A group of people have a great idea. They want to start a nonprofit. Many have no idea how it works or have half-started the process and discover they are out of their element. This post is just a brief overview and should not be considered exhaustive (or even comprehensive), and this is definitely not legal advice. 🙂 So, all disclaimers aside, the three (3) steps to starting a nonprofit are, in short: 1.) incorporation, 2.) income tax exemption, and 3.) sales tax exemption.

Step 1: Incorporation. This step of the process takes place with the Secretary of State’s office. Every organization must draft Articles of Incorporation and Bylaws. The Articles are like your Declaration of Independence – it says who you are, what you do, what you can do, and what you can’t do. They are filed with the Secretary of State and create the nonprofit. The Bylaws are like your Constitution – it’s your rule book. They specify the duties and responsibilities of the Directors and Officers, set out the elections process, explain membership and members’ rights. When you have a governance question about your organization, the Bylaws are where you start for answers. This why it’s SOOOO important to have someone professional help you draft them – they should tell you everything and when they don’t you could get yourself in trouble. The Bylaws are not filed.

Step 2: Income tax exemption. The second step is asking the IRS for tax exemption. This is also called 501(c) tax exempt status, and, it’s actually exemption from paying tax on income (earned, from donations, or otherwise generated). See the happy, smiling lady in the picture above? She’s holding her IRS Determination Letter. When that document comes, it’s a happy day. According to the IRS, it takes the average person 80 hours to complete the Form 1023 application…and that’s assuming you do it right and don’t have to deal with 100 questions from the IRS after they read it. That’s two (2) forty (40)-hour work weeks – solid – of just working on the application. A pro can do it much faster, of course. You may even qualify to file the shorter, Form 1023EZ.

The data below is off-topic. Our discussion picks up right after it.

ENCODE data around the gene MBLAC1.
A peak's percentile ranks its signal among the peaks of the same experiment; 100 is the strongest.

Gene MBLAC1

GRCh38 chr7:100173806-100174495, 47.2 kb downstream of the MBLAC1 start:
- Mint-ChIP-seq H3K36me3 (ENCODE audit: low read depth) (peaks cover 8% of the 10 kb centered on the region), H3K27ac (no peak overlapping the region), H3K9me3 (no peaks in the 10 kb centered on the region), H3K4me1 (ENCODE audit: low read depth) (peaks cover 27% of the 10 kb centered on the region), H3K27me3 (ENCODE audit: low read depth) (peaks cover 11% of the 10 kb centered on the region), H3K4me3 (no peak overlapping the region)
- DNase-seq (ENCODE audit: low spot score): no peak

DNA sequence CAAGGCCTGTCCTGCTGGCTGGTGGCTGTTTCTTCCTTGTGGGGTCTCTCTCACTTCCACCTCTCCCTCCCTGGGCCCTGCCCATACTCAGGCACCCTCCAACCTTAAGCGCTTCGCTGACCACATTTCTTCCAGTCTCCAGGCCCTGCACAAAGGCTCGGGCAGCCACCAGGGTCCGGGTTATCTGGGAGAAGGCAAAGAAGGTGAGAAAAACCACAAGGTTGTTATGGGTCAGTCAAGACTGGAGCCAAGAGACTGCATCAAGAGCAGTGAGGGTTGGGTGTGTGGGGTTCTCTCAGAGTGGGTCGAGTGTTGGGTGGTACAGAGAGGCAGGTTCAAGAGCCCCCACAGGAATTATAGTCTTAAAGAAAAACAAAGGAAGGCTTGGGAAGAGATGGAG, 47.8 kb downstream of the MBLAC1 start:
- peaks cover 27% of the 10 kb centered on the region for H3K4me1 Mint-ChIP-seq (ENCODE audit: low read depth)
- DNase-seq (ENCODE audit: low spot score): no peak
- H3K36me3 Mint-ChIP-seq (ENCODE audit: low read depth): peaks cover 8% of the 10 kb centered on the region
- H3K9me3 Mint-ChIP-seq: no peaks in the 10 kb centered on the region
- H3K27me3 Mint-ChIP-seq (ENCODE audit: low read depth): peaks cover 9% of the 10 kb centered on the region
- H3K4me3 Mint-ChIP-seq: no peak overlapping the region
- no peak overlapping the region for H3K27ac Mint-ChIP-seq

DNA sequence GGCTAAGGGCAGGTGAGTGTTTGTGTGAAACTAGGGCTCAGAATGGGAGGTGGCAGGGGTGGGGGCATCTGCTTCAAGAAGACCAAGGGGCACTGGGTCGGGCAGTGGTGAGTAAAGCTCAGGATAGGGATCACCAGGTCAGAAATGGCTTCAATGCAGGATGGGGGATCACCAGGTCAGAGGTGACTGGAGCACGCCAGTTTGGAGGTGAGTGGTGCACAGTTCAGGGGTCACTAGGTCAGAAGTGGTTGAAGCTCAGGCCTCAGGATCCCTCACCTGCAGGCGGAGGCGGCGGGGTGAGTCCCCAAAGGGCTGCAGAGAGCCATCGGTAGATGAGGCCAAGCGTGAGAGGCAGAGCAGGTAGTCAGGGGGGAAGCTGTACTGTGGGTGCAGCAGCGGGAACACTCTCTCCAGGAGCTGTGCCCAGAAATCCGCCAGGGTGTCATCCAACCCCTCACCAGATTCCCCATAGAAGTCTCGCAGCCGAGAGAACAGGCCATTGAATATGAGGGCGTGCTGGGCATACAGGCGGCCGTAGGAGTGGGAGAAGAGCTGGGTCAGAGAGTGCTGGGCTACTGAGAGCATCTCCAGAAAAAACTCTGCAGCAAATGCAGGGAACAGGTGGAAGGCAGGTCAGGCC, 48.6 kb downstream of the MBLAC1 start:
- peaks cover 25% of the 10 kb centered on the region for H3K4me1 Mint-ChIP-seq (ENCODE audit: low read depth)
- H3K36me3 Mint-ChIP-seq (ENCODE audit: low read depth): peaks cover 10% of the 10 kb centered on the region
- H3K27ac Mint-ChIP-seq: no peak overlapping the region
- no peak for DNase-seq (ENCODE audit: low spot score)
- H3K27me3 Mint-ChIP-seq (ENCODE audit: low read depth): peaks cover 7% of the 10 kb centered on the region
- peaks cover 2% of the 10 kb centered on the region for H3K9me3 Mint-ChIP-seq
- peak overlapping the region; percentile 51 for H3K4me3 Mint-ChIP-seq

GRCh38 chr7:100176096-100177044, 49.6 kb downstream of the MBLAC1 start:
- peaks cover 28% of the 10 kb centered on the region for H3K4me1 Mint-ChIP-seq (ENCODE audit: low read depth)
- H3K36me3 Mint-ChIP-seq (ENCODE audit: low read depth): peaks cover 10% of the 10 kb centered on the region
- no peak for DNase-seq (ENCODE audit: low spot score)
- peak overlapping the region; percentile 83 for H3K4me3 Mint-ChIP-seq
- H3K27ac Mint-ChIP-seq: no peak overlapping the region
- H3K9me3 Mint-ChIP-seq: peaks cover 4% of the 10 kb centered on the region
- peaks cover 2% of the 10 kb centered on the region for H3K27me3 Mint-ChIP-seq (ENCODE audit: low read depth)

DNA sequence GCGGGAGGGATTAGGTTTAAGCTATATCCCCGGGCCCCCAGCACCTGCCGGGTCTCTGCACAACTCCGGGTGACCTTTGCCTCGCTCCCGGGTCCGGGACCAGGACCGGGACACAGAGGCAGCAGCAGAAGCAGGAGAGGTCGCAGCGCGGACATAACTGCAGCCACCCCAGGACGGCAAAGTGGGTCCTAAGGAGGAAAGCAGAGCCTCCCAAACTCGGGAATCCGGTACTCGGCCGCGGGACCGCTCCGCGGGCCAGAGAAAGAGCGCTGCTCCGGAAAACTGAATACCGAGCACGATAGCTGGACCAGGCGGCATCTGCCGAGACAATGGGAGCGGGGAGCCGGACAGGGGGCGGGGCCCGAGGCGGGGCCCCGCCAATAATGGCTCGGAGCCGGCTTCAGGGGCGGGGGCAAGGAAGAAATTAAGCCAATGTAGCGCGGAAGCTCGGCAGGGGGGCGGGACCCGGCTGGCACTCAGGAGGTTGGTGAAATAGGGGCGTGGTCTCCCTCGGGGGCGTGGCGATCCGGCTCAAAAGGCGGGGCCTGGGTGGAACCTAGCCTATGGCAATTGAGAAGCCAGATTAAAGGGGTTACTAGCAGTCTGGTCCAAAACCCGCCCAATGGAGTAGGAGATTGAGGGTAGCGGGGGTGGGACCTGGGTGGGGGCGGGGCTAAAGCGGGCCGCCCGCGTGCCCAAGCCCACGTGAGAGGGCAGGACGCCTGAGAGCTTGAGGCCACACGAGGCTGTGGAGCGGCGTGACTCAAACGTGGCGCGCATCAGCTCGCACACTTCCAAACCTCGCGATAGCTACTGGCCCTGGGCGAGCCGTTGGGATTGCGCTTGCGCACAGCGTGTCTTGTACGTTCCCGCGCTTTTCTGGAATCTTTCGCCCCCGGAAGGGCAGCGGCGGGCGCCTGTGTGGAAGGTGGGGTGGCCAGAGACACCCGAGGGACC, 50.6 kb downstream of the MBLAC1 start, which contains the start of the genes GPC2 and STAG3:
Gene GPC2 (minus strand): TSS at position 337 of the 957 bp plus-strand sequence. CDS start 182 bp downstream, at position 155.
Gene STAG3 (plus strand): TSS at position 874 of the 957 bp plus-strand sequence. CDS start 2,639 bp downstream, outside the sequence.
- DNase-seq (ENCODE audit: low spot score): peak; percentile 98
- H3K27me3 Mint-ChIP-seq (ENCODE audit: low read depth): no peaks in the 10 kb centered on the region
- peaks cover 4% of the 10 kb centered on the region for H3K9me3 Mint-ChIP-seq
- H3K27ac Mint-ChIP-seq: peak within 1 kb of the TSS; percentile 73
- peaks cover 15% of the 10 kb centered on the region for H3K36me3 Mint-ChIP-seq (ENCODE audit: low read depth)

Step 3: Sales tax exemption. The third step is filing for sales tax exemption from the State Department of Revenue. This exemption means the organization can make tax free purchases of items that further the charitable mission (but administrative items). More about that here.

Obviously this is just the tip of the iceberg. Once all the paperwork is done there is so much more to do…the ongoing work of fundraising, setting up internal controls, management practices – all the good stuff Legal for Good loves to help people with. Contact us today!!

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